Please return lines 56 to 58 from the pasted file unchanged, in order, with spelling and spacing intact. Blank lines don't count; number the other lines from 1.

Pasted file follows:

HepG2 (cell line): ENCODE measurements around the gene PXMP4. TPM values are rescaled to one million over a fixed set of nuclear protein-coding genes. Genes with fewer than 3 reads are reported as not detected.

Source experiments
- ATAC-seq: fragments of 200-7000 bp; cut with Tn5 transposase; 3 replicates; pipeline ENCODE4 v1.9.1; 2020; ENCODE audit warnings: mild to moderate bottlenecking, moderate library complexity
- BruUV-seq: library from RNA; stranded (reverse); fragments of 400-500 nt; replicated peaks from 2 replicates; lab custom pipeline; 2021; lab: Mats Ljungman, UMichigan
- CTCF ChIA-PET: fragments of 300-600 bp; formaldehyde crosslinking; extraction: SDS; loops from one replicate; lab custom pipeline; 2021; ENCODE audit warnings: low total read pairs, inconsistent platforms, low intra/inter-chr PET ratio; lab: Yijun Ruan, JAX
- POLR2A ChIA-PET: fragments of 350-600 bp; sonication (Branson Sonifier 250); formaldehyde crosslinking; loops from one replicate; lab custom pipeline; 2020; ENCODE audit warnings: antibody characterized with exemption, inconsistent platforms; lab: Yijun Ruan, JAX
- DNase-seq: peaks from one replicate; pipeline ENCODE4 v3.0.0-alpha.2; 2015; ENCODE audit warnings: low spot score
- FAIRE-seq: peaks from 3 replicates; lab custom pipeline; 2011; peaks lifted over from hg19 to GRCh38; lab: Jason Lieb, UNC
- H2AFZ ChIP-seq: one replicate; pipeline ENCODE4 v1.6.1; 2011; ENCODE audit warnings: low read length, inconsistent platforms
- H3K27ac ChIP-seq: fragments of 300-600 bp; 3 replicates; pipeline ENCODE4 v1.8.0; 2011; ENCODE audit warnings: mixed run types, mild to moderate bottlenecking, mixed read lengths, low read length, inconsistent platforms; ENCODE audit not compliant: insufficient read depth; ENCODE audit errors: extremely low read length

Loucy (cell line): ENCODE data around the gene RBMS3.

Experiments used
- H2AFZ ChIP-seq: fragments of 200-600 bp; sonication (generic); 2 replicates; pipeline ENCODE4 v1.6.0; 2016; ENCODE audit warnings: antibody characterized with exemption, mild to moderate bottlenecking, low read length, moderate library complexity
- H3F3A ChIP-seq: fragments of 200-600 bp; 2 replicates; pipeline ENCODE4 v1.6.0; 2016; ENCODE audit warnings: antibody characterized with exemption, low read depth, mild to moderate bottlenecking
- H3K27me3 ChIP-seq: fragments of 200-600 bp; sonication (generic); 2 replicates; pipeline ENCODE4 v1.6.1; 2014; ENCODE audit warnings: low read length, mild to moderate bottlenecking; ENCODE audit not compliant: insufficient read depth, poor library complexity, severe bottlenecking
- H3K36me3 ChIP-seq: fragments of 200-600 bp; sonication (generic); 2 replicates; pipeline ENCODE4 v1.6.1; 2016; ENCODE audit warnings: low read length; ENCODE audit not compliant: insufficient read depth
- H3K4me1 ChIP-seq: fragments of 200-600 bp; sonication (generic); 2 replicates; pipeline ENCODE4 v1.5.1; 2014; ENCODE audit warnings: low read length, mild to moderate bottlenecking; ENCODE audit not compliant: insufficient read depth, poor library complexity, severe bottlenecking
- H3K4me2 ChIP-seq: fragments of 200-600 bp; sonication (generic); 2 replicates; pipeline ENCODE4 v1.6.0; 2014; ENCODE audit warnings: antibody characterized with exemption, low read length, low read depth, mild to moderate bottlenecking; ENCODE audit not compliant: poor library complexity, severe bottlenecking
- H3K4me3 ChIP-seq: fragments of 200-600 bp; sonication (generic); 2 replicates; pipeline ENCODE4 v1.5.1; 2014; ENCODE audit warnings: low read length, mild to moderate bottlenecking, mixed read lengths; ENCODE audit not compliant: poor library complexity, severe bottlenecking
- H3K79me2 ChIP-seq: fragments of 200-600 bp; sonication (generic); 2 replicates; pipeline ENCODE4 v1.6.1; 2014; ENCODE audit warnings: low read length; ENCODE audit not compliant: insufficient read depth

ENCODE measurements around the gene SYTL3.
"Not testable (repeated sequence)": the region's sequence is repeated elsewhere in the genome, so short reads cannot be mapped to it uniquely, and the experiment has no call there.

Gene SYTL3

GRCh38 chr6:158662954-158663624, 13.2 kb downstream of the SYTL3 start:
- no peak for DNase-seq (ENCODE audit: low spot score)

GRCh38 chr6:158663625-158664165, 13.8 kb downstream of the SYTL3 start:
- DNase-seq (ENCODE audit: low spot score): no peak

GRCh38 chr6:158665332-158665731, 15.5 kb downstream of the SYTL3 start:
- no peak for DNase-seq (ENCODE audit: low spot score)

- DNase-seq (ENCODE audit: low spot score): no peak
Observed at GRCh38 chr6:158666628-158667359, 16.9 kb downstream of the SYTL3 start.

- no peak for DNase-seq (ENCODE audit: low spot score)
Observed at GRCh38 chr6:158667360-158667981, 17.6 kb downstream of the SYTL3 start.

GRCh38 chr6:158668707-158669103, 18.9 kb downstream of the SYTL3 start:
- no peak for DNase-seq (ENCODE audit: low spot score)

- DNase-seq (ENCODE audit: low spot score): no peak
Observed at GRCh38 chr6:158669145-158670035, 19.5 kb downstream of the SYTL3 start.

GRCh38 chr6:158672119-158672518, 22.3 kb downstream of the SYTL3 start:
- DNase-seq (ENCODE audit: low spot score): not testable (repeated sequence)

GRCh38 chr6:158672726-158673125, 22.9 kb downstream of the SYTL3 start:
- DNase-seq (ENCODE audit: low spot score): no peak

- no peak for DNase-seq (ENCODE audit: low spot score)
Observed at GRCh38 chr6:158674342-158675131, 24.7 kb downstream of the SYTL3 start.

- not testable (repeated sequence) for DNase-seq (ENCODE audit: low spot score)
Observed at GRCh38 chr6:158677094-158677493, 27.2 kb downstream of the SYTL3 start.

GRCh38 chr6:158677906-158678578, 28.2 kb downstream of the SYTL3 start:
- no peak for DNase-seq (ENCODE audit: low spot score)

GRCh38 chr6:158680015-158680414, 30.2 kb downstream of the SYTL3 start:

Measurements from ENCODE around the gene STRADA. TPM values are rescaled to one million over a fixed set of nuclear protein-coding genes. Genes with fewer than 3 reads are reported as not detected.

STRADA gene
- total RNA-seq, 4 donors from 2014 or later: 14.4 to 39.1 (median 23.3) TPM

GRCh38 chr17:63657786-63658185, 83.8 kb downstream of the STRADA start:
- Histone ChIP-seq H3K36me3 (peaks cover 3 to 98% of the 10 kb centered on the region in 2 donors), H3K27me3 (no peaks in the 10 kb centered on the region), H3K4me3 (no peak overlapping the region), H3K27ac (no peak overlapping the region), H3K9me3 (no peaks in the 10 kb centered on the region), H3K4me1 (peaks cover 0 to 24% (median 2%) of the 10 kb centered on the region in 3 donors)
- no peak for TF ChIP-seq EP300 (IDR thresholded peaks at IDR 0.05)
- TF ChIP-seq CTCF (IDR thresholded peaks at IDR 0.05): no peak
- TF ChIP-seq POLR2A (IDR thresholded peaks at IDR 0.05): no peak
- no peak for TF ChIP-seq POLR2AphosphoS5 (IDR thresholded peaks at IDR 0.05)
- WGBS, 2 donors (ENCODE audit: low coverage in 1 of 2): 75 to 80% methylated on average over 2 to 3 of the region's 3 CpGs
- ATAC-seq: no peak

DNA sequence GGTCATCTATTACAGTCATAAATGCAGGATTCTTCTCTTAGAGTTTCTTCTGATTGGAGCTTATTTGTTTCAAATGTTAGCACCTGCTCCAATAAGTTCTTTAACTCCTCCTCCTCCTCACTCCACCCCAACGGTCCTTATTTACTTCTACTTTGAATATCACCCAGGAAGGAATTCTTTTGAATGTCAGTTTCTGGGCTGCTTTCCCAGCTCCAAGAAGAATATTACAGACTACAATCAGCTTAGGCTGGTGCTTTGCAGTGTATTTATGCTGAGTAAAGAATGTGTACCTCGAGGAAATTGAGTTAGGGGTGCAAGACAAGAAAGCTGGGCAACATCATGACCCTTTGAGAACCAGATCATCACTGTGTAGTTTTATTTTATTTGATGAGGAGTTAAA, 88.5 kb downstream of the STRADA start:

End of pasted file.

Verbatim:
- TF ChIP-seq POLR2A (IDR thresholded peaks at IDR 0.05): no peak
- no peak for TF ChIP-seq POLR2AphosphoS5 (IDR thresholded peaks at IDR 0.05)
- WGBS, 2 donors (ENCODE audit: low coverage in 1 of 2): 75 to 80% methylated on average over 2 to 3 of the region's 3 CpGs